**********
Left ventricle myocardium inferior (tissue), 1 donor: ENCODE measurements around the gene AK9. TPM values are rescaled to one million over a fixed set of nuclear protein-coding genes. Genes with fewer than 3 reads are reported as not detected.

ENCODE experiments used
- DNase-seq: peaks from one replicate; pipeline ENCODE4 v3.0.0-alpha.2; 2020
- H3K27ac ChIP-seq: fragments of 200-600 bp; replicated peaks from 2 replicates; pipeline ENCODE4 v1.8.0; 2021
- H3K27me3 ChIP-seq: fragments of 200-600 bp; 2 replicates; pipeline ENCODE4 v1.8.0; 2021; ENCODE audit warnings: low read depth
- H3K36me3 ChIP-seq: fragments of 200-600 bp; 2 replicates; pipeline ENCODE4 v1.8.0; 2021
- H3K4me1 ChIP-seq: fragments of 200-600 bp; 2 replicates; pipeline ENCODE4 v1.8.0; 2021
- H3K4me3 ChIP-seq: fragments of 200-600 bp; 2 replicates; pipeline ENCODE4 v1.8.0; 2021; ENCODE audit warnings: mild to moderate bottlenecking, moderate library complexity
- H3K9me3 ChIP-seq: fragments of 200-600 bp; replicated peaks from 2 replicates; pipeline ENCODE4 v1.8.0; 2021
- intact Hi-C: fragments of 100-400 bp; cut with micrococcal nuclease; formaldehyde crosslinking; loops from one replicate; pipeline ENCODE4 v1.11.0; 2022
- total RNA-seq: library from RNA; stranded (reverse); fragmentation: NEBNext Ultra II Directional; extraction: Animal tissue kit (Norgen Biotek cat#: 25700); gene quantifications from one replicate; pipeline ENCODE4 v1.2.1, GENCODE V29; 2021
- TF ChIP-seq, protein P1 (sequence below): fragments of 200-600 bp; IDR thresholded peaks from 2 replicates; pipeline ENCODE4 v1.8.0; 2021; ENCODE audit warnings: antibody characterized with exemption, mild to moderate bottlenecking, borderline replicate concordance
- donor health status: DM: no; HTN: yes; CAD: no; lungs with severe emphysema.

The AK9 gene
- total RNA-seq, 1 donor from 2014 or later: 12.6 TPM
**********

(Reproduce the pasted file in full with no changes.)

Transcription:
Left ventricle myocardium inferior (tissue), 1 donor: ENCODE measurements around the gene AK9. TPM values are rescaled to one million over a fixed set of nuclear protein-coding genes. Genes with fewer than 3 reads are reported as not detected.

ENCODE experiments used
- DNase-seq: peaks from one replicate; pipeline ENCODE4 v3.0.0-alpha.2; 2020
- H3K27ac ChIP-seq: fragments of 200-600 bp; replicated peaks from 2 replicates; pipeline ENCODE4 v1.8.0; 2021
- H3K27me3 ChIP-seq: fragments of 200-600 bp; 2 replicates; pipeline ENCODE4 v1.8.0; 2021; ENCODE audit warnings: low read depth
- H3K36me3 ChIP-seq: fragments of 200-600 bp; 2 replicates; pipeline ENCODE4 v1.8.0; 2021
- H3K4me1 ChIP-seq: fragments of 200-600 bp; 2 replicates; pipeline ENCODE4 v1.8.0; 2021
- H3K4me3 ChIP-seq: fragments of 200-600 bp; 2 replicates; pipeline ENCODE4 v1.8.0; 2021; ENCODE audit warnings: mild to moderate bottlenecking, moderate library complexity
- H3K9me3 ChIP-seq: fragments of 200-600 bp; replicated peaks from 2 replicates; pipeline ENCODE4 v1.8.0; 2021
- intact Hi-C: fragments of 100-400 bp; cut with micrococcal nuclease; formaldehyde crosslinking; loops from one replicate; pipeline ENCODE4 v1.11.0; 2022
- total RNA-seq: library from RNA; stranded (reverse); fragmentation: NEBNext Ultra II Directional; extraction: Animal tissue kit (Norgen Biotek cat#: 25700); gene quantifications from one replicate; pipeline ENCODE4 v1.2.1, GENCODE V29; 2021
- TF ChIP-seq, protein P1 (sequence below): fragments of 200-600 bp; IDR thresholded peaks from 2 replicates; pipeline ENCODE4 v1.8.0; 2021; ENCODE audit warnings: antibody characterized with exemption, mild to moderate bottlenecking, borderline replicate concordance
- donor health status: DM: no; HTN: yes; CAD: no; lungs with severe emphysema.

The AK9 gene
- total RNA-seq, 1 donor from 2014 or later: 12.6 TPM